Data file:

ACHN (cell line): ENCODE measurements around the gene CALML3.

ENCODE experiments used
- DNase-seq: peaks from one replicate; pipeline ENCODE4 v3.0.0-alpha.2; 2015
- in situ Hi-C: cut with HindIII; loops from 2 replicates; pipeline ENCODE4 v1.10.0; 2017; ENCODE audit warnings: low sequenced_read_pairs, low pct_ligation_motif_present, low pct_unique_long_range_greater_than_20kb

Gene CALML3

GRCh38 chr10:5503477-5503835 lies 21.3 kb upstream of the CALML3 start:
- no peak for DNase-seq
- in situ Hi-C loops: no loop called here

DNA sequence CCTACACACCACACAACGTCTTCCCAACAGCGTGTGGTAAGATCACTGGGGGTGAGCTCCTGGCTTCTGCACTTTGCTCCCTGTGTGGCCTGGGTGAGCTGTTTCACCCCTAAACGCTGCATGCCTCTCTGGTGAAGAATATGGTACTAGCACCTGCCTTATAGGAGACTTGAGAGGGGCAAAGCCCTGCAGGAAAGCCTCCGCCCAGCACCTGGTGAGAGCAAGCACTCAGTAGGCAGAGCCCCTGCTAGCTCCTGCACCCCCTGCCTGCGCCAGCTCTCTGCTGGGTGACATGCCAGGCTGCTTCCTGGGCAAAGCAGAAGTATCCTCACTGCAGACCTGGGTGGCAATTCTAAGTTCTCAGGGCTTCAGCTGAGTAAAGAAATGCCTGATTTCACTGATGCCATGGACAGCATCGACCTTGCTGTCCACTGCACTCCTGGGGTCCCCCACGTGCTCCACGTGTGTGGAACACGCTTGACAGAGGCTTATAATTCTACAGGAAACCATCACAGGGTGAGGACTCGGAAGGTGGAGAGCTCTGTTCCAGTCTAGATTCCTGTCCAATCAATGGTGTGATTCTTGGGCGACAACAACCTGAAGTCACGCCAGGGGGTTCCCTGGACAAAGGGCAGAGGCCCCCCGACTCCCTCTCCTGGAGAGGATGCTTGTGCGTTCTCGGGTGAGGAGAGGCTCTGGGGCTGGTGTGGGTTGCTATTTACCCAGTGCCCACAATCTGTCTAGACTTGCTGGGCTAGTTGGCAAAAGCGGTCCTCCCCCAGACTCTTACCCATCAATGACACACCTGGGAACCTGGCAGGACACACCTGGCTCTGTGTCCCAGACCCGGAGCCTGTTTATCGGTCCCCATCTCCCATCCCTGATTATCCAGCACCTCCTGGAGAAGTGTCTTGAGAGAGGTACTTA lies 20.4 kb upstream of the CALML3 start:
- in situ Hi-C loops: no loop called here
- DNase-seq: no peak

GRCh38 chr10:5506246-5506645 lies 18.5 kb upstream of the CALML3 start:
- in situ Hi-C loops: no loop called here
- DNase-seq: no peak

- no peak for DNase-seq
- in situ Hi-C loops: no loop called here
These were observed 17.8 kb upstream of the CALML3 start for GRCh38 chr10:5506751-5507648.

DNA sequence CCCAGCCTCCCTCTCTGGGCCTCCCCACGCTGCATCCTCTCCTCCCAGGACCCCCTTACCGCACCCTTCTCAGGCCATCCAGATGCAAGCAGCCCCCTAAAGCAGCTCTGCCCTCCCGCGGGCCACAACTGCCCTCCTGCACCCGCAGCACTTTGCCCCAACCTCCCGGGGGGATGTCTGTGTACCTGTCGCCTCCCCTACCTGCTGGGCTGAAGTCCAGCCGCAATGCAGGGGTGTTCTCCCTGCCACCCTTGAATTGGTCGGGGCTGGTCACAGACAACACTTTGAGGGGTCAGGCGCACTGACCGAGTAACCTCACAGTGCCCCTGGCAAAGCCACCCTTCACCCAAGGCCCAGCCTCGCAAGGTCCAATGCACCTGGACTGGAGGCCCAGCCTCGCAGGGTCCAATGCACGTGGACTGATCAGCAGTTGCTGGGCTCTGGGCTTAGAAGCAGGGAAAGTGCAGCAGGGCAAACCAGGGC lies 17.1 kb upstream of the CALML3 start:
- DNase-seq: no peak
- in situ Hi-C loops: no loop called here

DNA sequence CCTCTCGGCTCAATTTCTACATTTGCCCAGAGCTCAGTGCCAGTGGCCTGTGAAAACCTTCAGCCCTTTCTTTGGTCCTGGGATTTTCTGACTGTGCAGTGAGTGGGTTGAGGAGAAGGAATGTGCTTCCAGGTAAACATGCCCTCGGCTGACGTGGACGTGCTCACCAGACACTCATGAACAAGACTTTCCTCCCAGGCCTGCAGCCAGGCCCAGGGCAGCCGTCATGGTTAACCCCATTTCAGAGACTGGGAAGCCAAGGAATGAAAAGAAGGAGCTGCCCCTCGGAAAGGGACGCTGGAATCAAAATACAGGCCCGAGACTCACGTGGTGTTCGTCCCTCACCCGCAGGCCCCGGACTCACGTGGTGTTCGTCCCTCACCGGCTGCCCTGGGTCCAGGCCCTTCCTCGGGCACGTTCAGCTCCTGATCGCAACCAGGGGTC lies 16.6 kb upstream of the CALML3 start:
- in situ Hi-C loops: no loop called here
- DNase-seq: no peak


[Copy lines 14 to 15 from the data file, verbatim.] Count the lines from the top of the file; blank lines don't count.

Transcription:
- DNase-seq: no peak

- no peak for DNase-seq